Walter Sisulu University in South Africa has been placed under administration in a bid to save it from complete collapse. Higher Education and Training Minister Blade Nzimande, who has tasked a top-level academic with taking over the running of the institution, said the aim was to redeem the troubled university within the next two years.
Walter Sisulu is the third university this year in which the government has intervened.
In April the department appointed an administrator to run the University of Zululand, and in August Tshwane University of Technology was placed under administration due to mismanagement. Its administrator, Professor Themba Mosia, said last week that Vice-chancellor Johnny Molefe had been dismissed for using a fake doctorate in his application.
The announcement about Walter Sisulu University came a month after a recommendation by independent assessor Professor Daniel Ncayiyana.
Nzimande told the media in Cape Town on Wednesday that he had tasked Tshwane University of Technology Deputy Vice-chancellor Professor Lourens van Staden to take over the running of the "technically bankrupt" university and turn its fortunes around.
Van Staden has the mandate to carry out a forensic audit of the institution "in order to identify corrupt practices" and take legal action, as well as take over the management of the university and "steer it back to operational and financial viability". Van Staden will also initiate the appointment of a new university council.
Nzimande said Walter Sisulu University had exhausted its R250 million (US$31 million) overdraft facility, mainly to pay the salaries of its more than 2,000 employees. In October the university struggled to pay lecturers.
The minister said the university also had lots of problems related to poor financial management and human resources practices, weak information technology systems and poor governance.
"The most important thing is to rapidly set up systems so that we are able to close whatever leakages and loopholes there are. It is quite a serious situation," said Nzimande.
Walter Sisulu is one example of how not all mergers of universities in South Africa have had happy endings.
Located in Eastern Cape province town of Mthatha, the university services mainly poor and rural students. It has campuses in Mthatha, East London, Butterworth and Queenstown.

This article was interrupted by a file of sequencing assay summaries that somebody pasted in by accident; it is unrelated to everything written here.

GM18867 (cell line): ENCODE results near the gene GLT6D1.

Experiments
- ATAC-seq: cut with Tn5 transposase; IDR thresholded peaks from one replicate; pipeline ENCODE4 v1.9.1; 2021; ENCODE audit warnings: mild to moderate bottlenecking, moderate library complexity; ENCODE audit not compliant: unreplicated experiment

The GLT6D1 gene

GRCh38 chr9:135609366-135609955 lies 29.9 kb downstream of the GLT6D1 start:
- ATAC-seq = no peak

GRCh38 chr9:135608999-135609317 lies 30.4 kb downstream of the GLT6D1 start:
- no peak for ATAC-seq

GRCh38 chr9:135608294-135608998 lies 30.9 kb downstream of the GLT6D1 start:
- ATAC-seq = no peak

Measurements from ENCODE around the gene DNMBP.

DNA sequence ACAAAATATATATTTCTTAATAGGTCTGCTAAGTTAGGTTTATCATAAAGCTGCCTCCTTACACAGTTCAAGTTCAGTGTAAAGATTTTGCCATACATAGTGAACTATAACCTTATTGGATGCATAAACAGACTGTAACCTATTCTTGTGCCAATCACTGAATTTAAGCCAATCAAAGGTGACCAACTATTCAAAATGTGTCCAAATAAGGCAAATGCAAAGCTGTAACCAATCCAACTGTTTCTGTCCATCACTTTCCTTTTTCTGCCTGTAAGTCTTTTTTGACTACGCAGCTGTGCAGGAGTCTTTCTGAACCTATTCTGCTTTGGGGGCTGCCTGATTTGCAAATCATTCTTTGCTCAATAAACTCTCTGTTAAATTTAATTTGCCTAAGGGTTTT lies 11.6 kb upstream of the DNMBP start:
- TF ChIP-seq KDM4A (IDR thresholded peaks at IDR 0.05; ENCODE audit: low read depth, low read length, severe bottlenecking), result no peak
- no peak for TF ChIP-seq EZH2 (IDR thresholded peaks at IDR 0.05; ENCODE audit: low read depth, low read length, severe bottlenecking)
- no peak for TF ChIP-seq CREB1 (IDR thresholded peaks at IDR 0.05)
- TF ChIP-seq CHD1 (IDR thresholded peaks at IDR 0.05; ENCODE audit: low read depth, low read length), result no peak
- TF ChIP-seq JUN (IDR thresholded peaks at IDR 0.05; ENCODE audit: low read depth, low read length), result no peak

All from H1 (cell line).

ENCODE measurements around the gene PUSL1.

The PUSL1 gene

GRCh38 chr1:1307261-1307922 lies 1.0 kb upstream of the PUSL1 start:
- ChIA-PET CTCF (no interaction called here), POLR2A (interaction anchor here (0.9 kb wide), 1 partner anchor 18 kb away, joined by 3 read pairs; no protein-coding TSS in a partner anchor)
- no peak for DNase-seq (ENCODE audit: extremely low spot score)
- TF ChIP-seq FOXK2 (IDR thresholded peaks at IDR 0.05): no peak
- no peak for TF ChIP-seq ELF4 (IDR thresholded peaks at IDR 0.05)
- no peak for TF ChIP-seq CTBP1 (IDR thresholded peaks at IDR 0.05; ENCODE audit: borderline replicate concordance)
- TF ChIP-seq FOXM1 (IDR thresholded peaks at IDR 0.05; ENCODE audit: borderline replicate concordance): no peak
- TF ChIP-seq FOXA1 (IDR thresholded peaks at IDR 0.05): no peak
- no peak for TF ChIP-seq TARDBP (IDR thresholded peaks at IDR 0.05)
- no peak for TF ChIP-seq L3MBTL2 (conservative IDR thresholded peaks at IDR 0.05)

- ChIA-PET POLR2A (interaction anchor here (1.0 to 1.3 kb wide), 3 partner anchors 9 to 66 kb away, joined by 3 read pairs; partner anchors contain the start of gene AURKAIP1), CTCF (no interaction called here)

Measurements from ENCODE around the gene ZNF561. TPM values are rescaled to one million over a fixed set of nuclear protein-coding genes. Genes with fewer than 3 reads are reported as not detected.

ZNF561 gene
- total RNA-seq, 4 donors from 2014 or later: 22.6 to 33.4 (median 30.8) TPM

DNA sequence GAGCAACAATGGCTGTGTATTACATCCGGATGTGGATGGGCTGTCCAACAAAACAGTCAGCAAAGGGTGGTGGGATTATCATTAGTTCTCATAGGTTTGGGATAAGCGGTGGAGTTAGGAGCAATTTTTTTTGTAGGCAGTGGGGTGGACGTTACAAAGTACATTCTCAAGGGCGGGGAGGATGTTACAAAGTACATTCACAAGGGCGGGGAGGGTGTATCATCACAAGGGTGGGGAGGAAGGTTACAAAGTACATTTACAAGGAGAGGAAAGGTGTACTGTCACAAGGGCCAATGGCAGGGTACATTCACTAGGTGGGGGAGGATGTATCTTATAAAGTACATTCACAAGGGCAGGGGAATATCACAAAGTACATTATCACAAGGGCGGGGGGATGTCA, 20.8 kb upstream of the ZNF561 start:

The university was formed in 2006 when the former University of Transkei, Eastern Cape Technikon and Border Technikon were merged through government act. The formation of the new university was part of a broader restructuring of the higher education landscape that involved consolidating 36 universities and polytechnics into 23 universities.
The institution had been "underfunded from the start", receiving only R400 million (US$50 million) of the R1.2 billion (US$149 million) required to effect the merger.
Nzimande said financial management at the institution had collapsed to the point where "council sometimes received three different types of financial statements on the same matters".
The minister said that where corruption was detected, it would be tackled "without fear or favour". He said that while there was no immediate evidence of corruption, there were some worrying signs of financial management lapses.
"The university has many bank accounts with many different signatories. One needs to focus on whether there has been corruption, because this is public money," Nzimande said.
Higher Education Director-general Gwebs Qonde, addressing the same media briefing, said the university would be backed by government-guaranteed bank loans as the plan to rebuild the institution was drafted and effected.
Nzimande appointed independent assessor Ncayiyana to look into Walter Sisulu University affairs after a series of disturbances rocked the institution this year. His findings were released on 28 September. He recommended that the education minister appoint a "thick-skinned" administrator to lead the university.
"In its present state, [the university] can fairly be described as ungovernable and financially unsustainable, with the climate marked by conflict, suspicion, perceived conspiracies and distrust," said Ncayiyana in his report.
He noted that union and student structures had accused the senior administration of managerial and financial incompetence and even corruption, while the senior management in turn accused these structures of disruptive conduct and sinister agendas.
He said there was a need to reassess stakeholder relationships to restore trust.
But the Daily Dispatch said in a comment that the appointment of Van Staden would be made harder by the initial sceptical response by university staff, who immediately questioned his credentials. "There is little point in fighting Nzimande's choice, however. Staff would do better to cooperate and give him all the support they can," the paper said.
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